2021 Russian Olympic Trials: Day 2 Finals Live Recap

2021 RUSSIAN NATIONAL SWIMMING CHAMPIONSHIPS

Olympic spots will be on the line in three events on Day 2 of the 2021 Russian Swimming Championships, with finals of the women’s 100 butterfly, men’s 100 breaststroke and women’s 400 freestyle.

We’ll also see semis in the men’s 200 free and 100 back, the women’s 100 breast and 100 back, and both the semis and finals of the non-Olympic men’s 50 fly.

This morning’s prelims featured several notable swims, headlined by Kliment Kolesnikov setting a best time of 52.44 in the men’s 100 back, ranking him second in the world this season and 13th all-time.

Day 2 Finals Live Stream:

Men’s 50 Fly Semi-Finals

  • Russian Record: 22.70, Oleg Kostin (2019)
  1. Andrei Minakov, 23.24
  2. Andrey Zhilkin, 23.25
  3. Roman Shevlyakov, 23.51
  4. Daniil Markov, 23.63
  5. Alexander Sadovnikov, 23.70
  6. Aleksandr Popkov, 23.82
  7. Adilbek Musin, 23.89
  8. Nikita Korolyov, 23.90

Andrei Minakov paced the men’s 50 fly semis in a time of 23.24, out-touching Andrey Zhilkin by .01 in the second heat. Minakov goes slightly quicker than his morning swim of 23.27, while his PB stands at 23.05 from October.

Zhilkin’s 23.25 is within range of his 23.06 best, while Roman Shevlyakov was .02 off of his best time in winning the first semi-final in 23.51.

Women’s 100 Fly Final

  1. Arina Surkova, 57.54
  2. Svetlana Chimrova, 57.83
  3. Aleksandra Sabitova, 57.96

Arina Surkova and Svetlana Chimrova are the first two women to qualify for the Russian Olympic team, going 1-2 in the 100 butterfly while both getting under the FINA ‘A’ standard.

Surkova opened up a lead of three-tenths on Chimrova at the 50, turning in 26.36, and held her at bay coming home to win it in 57.54, taking over two-tenths off her best time set in yesterday’s semis (57.76).

Surkova also slots into the top-10 in the world this season, moving up from 13th to 10th.

Chimrova, the Russian Record holder at 57.17, held off the charging youngster Aleksandra Sabitova to snag second and get on the team in 57.83, with Sabitova breaking her own Russian Youth Record of 58.18 in 57.96.

2005-born Daria Klepikova had a sensational swim in placing fourth, clocking 58.55. Her previous best time was the 58.75 she produced at the 2020 Russian Championships in late October.

Men’s 200 Free Semi-Finals

  • Russian Record: 1:43.90, Danila Izotov (2009)
  • FINA ‘A’ Cut: 1:47.02
  1. Ivan Girev, 1:45.49
  2. Martin Malyutin, 1:46.30
  3. Aleksandr Krasnykh, 1:46.76
  4. Alexander Shchegolev, 1:46.95
  5. Mikhail Vekovishchev, 1:47.06
  6. Mikhail Dovgalyuk, 1:47.10
  7. Nikolay Snegirev, 1:47.95
  8. Daniil Shatalov, 1:47.97

Ivan Girev looked sensational in the second semi-final of the men’s 200 free, pulling away from the field on the back-half en route to putting up a time of 1:45.49, almost a full second under his previous best time of 1:46.40.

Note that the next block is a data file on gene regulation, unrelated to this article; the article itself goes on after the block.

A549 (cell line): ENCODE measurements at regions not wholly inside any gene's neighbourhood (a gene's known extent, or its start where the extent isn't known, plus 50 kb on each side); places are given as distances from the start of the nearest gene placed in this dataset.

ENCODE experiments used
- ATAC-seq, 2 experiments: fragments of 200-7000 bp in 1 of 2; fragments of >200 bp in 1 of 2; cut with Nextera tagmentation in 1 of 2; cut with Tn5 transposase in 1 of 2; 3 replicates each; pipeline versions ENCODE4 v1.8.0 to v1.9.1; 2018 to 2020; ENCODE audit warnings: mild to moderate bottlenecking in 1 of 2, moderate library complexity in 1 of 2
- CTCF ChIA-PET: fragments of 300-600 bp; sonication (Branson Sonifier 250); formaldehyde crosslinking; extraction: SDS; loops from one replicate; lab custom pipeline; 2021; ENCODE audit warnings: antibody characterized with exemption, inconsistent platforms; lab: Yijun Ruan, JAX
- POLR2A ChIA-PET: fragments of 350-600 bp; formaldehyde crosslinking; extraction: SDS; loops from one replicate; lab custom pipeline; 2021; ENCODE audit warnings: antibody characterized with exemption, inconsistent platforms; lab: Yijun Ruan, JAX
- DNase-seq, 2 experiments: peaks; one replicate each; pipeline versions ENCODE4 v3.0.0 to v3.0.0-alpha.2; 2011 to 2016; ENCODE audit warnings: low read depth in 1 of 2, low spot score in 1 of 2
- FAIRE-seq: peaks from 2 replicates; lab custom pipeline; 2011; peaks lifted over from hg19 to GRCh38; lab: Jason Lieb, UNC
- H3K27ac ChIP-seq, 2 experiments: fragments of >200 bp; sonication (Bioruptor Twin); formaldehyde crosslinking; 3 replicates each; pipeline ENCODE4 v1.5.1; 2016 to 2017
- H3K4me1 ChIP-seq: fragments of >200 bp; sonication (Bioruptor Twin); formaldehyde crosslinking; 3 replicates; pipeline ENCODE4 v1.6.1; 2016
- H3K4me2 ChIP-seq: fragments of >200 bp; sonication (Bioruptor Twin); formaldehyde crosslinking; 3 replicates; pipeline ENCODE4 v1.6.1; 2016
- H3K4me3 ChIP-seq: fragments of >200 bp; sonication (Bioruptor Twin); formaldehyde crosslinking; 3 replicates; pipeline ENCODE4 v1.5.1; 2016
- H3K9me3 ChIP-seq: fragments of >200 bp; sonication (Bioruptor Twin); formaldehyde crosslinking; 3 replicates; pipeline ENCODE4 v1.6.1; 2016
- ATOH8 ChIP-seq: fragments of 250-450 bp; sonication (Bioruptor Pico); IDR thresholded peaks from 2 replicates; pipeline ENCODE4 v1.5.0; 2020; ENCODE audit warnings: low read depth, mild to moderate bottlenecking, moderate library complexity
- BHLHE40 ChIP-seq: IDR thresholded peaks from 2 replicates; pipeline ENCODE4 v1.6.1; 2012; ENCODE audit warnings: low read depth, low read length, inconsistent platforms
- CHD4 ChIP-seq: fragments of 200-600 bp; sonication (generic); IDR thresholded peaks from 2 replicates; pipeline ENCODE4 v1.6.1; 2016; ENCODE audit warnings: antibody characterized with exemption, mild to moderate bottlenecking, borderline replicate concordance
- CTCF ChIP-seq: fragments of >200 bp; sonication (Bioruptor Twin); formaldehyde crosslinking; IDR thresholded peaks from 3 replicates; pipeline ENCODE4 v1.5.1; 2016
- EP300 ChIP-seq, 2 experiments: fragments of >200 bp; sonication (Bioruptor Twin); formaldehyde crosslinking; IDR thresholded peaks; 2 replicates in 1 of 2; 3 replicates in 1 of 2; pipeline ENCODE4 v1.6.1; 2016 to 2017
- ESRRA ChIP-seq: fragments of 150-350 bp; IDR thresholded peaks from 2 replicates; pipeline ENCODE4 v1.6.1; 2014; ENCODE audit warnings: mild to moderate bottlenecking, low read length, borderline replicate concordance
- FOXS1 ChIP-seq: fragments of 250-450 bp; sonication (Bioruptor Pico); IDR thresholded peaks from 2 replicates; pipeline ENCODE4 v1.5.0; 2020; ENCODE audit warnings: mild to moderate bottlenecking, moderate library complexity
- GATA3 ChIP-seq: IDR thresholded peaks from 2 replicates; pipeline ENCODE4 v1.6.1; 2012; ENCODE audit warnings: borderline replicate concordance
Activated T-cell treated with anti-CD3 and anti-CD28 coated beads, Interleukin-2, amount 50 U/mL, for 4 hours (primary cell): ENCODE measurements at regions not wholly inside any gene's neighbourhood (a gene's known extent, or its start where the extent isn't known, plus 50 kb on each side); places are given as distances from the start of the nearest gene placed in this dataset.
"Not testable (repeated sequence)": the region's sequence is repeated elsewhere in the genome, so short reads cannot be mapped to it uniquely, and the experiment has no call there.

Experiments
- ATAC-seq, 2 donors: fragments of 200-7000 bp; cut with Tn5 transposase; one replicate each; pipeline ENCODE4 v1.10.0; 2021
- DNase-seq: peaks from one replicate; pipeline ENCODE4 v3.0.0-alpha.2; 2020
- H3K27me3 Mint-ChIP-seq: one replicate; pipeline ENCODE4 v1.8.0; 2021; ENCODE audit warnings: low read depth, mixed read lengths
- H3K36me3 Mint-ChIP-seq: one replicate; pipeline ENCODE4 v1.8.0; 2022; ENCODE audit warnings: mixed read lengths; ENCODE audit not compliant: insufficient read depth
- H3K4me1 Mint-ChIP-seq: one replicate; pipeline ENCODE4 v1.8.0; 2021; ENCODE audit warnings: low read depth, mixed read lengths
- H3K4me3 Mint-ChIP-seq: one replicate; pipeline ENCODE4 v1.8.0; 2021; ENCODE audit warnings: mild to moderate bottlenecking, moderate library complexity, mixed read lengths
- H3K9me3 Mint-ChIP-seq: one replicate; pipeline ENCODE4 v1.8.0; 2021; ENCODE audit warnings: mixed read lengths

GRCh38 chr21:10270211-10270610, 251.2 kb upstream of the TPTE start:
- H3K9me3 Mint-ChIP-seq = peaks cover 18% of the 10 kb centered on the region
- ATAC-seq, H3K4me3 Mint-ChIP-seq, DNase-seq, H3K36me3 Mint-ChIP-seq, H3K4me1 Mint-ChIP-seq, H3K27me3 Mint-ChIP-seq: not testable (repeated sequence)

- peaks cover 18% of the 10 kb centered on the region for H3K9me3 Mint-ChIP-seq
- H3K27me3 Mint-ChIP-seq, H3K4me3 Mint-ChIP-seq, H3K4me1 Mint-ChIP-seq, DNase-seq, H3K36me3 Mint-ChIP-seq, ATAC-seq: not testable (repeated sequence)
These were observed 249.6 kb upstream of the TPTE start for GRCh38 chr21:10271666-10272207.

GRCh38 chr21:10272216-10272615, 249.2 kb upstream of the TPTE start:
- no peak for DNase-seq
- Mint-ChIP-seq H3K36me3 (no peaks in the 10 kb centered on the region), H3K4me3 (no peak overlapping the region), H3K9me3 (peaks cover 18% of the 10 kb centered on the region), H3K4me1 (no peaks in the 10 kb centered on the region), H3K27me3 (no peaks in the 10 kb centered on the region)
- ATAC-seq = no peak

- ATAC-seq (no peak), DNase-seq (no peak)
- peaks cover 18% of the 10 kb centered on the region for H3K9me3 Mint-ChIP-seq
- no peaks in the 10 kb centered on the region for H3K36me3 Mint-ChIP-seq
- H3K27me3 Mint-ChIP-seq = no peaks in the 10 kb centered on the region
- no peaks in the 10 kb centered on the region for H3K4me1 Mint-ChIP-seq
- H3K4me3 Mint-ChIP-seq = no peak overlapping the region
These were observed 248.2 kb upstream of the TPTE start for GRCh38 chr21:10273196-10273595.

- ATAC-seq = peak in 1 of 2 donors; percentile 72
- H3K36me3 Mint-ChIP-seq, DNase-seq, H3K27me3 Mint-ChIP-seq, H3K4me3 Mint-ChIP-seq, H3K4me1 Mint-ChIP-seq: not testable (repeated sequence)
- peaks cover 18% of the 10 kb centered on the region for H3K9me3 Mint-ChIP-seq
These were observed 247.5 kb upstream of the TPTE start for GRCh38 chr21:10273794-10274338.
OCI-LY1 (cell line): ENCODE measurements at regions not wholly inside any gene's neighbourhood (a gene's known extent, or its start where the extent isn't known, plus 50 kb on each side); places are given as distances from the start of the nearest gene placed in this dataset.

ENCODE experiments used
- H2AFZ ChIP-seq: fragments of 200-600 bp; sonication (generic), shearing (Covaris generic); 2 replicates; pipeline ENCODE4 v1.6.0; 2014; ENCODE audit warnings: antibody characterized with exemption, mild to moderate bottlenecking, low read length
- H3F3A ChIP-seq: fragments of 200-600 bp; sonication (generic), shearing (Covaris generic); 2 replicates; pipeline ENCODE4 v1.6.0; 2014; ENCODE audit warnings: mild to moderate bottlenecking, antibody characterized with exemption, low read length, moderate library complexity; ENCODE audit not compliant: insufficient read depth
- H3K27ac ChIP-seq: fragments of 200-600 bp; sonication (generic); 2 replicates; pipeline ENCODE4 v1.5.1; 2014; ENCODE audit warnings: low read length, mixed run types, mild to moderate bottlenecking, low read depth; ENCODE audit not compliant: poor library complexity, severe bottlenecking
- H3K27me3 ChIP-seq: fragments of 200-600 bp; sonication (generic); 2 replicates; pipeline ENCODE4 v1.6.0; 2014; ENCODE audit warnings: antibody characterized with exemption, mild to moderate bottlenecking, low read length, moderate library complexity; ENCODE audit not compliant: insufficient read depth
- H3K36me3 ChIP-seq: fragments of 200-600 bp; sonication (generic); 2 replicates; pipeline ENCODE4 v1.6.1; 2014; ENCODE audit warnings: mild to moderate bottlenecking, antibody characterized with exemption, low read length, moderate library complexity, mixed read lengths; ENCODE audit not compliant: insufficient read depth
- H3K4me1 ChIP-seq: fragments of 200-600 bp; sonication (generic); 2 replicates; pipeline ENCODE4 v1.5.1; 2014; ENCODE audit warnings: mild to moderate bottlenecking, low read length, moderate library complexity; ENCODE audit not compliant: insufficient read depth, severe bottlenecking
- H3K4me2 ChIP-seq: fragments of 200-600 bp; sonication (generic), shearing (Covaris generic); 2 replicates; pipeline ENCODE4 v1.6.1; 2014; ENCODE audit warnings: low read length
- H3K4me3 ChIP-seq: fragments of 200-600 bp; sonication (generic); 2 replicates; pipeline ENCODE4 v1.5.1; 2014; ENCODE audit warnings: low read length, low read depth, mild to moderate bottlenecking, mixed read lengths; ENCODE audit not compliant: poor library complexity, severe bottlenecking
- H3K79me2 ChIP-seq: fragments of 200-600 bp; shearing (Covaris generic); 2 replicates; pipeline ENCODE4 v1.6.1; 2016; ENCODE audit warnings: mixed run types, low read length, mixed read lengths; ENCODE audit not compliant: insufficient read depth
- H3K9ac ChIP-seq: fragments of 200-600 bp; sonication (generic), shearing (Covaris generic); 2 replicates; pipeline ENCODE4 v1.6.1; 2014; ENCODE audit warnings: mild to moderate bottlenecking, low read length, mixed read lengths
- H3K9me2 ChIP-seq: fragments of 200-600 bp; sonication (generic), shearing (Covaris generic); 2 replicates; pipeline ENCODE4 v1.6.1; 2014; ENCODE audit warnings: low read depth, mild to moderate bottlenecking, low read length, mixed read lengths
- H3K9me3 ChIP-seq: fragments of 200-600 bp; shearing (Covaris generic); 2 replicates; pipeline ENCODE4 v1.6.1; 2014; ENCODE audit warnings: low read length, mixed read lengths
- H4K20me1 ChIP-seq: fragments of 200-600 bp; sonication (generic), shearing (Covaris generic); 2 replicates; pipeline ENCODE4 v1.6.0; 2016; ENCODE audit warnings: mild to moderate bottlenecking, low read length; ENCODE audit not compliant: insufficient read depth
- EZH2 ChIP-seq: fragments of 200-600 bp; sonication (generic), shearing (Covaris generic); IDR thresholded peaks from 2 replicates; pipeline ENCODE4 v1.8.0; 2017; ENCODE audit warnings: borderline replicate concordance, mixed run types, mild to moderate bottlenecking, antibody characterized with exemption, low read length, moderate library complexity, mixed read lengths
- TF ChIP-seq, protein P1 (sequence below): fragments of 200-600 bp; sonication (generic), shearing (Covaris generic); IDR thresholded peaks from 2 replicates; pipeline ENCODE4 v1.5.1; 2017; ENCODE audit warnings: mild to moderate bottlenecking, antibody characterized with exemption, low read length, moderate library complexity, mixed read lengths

That time came almost four years ago, at the 2017 World Junior Championships, so the 20-year-old has clearly regained the form that made him such a breakout star in his mid-to-late teens.

Girev now ranks second in the world this season, trailing only Katsuhiro Matsumoto of Japan (1:45.13).

Aleksandr Krasnykh, a 2016 Olympic finalist and 2017 World Championship bronze medalist in this event, took second to Girev in the second semi in 1:46.76, safely advancing him into tomorrow’s final in third.

Martin Malyutin did what he does best in the first semi, roaring home to the heat victory in 1:46.30 to qualify second overall.

Malyutin owns a best time of 1:45.46, and Krasnykh has been as fast as 1:45.23. There’s also Mikhail Dovgalyuk, who qualified sixth in 1:47.10, who holds a PB of 1:45.56. They’ll all need to be at their very best if they hope to challenge Girev in the final.

Women’s 100 Breast Semi-Finals

  • Russian Record: 1:04.36, Yuliya Efimova (2017)
  • FINA ‘A’ Cut: 1:07.07
  1. Evgeniia Chikunova, 1:06.49
  2. Yuliya Efimova, 1:06.79
  3. Tatiana Belonogoff, 1:06.95
  4. Maria Temnikova, 1:07.47
  5. Alina Zmushka, 1:07.76
  6. Nika Godun, 1:08.07
  7. Daria Chikunova, 1:08.36
  8. Anastasia Makarova, 1:08.70

It was the upstart Evgeniia Chikunova defeat reigning Olympic silver medalist Yuliya Efimova head-to-head in the second semi of the women’s 100 breast, as Chikunova used a strong first 50 to win the heat in a new best time of 1:06.49.

The 16-year-old was almost three-quarters of a second clear of Efimova on the first length (31.74), as she lowers her previous best of 1:06.63 set in October. Chikunova moves up one spot, from seventh to sixth, in the 2020-21 world rankings.

Efimova, who cruised into the semis with a 1:08-plus swim this morning, turned on the jets on the second 50, splitting 34.31 to qualify second for the final in 1:06.79.

Tatiana Belonogoff busted through the 1:07-barrier for the first time to win the first semi and advance third overall in 1:06.95.

Men’s 100 Breast Final

  • Russian Record: 58.83, Anton Chupkov (2020)
  • FINA ‘A’ Cut: 59.93
  1. Kirill Prigoda, 59.11
  2. Anton Chupkov, 59.47
  3. Alexander Palatov, 59.59

Kirill Prigoda executed a magnificent race in the final of the men’s 100 breast, out-splitting national record holder Anton Chupkov on both 50s to win in 59.11 and qualify for his second Olympic team.